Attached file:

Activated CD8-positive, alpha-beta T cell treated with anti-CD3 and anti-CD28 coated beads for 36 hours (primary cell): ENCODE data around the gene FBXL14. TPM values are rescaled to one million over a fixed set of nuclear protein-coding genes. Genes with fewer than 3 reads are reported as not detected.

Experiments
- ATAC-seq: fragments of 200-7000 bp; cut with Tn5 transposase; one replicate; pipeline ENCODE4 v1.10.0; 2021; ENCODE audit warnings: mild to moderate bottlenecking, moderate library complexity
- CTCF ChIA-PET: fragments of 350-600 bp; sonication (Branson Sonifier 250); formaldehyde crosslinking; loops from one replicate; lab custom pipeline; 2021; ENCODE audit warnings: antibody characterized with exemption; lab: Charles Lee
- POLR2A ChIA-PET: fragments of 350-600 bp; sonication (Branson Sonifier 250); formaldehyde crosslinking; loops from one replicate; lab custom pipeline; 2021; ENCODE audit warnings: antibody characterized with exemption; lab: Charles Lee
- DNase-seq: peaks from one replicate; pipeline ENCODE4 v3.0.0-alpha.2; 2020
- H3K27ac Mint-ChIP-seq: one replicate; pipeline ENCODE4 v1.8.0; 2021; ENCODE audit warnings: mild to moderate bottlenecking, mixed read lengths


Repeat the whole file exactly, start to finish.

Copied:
Activated CD8-positive, alpha-beta T cell treated with anti-CD3 and anti-CD28 coated beads for 36 hours (primary cell): ENCODE data around the gene FBXL14. TPM values are rescaled to one million over a fixed set of nuclear protein-coding genes. Genes with fewer than 3 reads are reported as not detected.

Experiments
- ATAC-seq: fragments of 200-7000 bp; cut with Tn5 transposase; one replicate; pipeline ENCODE4 v1.10.0; 2021; ENCODE audit warnings: mild to moderate bottlenecking, moderate library complexity
- CTCF ChIA-PET: fragments of 350-600 bp; sonication (Branson Sonifier 250); formaldehyde crosslinking; loops from one replicate; lab custom pipeline; 2021; ENCODE audit warnings: antibody characterized with exemption; lab: Charles Lee
- POLR2A ChIA-PET: fragments of 350-600 bp; sonication (Branson Sonifier 250); formaldehyde crosslinking; loops from one replicate; lab custom pipeline; 2021; ENCODE audit warnings: antibody characterized with exemption; lab: Charles Lee
- DNase-seq: peaks from one replicate; pipeline ENCODE4 v3.0.0-alpha.2; 2020
- H3K27ac Mint-ChIP-seq: one replicate; pipeline ENCODE4 v1.8.0; 2021; ENCODE audit warnings: mild to moderate bottlenecking, mixed read lengths